Compassion is the ability and willingness to stand alongside someone and to put their needs before your own. Compassion takes sympathy and empathy a step further. Someone compassionate will first recognize that the person is in pain (i.e., sympathy), or feel their pain (i.e., empathy), then they will do their best to alleviate the person’s suffering.
At its Latin roots, compassion means “to suffer with.” Someone who is compassionate, will:
- not run away from suffering
- not feel overwhelmed by suffering
- not pretend the suffering does not exist
Instead, someone compassionate will stay present with suffering. As such, showing compassion helps gain perspective because it puts the person in someone else’s shoes.
To summarize, cognitive empathy can be described as “understanding what others feel,” emotional empathy as “feeling what others feel,” and compassion as “caring about how others feel.”
Sympathy vs Empathy vs Compassion
Why are Empathy and Compassion so Important?
Empathy and compassion are needed in everyday life, especially when interacting with others. Without them, it would be difficult to maintain healthy relationships.
Oftentimes, those who are grieving receive more sympathy, than empathy and compassion. Empathy and compassion are both truly needed after a great loss.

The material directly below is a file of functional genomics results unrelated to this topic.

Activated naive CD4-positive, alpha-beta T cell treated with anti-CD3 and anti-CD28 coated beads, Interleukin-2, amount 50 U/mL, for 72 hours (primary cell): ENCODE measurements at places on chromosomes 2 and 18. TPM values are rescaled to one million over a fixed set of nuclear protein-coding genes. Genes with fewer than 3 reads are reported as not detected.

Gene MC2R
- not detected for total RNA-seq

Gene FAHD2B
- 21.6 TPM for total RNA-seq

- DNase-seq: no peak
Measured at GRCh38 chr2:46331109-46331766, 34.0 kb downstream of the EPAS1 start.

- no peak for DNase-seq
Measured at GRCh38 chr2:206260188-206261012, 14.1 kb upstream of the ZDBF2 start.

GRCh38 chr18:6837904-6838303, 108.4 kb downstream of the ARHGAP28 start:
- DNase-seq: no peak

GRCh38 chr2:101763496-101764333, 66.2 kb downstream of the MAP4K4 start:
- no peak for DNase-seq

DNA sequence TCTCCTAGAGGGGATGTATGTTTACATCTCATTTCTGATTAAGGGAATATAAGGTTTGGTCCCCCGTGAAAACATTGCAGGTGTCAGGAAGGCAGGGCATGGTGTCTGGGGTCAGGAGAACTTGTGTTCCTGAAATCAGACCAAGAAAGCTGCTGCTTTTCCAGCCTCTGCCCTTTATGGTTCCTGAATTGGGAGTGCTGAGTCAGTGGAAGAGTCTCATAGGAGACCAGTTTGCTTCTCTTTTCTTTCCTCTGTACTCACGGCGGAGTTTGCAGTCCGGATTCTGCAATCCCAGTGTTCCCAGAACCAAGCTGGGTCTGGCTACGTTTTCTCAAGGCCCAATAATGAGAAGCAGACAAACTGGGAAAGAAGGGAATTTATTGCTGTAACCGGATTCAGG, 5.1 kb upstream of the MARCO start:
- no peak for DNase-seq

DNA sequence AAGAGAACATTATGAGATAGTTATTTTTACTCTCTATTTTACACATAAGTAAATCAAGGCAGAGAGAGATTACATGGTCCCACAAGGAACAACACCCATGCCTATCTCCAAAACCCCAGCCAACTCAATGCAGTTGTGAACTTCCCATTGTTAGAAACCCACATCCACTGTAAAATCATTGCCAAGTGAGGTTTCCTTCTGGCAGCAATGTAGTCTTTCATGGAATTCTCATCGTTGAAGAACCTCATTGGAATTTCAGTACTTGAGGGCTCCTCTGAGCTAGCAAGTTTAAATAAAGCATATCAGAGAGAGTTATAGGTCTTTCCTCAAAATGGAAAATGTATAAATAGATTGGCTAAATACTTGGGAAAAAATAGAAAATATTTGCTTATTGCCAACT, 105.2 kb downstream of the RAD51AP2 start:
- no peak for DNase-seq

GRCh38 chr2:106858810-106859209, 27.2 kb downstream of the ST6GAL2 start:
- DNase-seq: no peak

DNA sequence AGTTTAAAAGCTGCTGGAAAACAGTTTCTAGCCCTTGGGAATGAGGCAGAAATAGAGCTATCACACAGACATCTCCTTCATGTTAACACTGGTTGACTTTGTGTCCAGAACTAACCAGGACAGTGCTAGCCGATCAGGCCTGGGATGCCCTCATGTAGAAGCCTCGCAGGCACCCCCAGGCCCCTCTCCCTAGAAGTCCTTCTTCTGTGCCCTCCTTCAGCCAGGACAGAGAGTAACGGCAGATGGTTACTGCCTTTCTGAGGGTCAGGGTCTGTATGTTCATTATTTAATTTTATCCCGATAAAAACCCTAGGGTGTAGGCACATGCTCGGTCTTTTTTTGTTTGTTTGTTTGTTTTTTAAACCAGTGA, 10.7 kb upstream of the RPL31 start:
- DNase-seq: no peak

It is easy to pretend that we would act differently if someone else’s situation would happen to us. Having empathy is not about trying to figure out all the details of why the person is sad, and why they are still sad after several months. The grieving process is complex and long. It is okay not to fully understand their reaction. This does not mean we should not be there for them.
Helping people usually requires emotional empathy. It is not only the bereaved who deserve empathy: a newly separated person, a sick person, a person with a sick family member, a person who is depressed, or alone and isolated, a person who has difficulties, etc.
Having empathy is not just about showing up once. It is not just about going to the funeral or sending a message of sympathy. This is sympathy, not empathy. For a divorcee, it is not just sending them a one-time message saying, “Sorry about your separation, let me know if you need anything.”
Certainly, a gesture (sympathy) is better than nothing, but to have empathy and compassion is to continue to show that you are caring for them. Empathy is listening instead of talking. “Big talkers, little doers” can have difficulty empathizing. You have to be present in their lives and support them so that they can get better.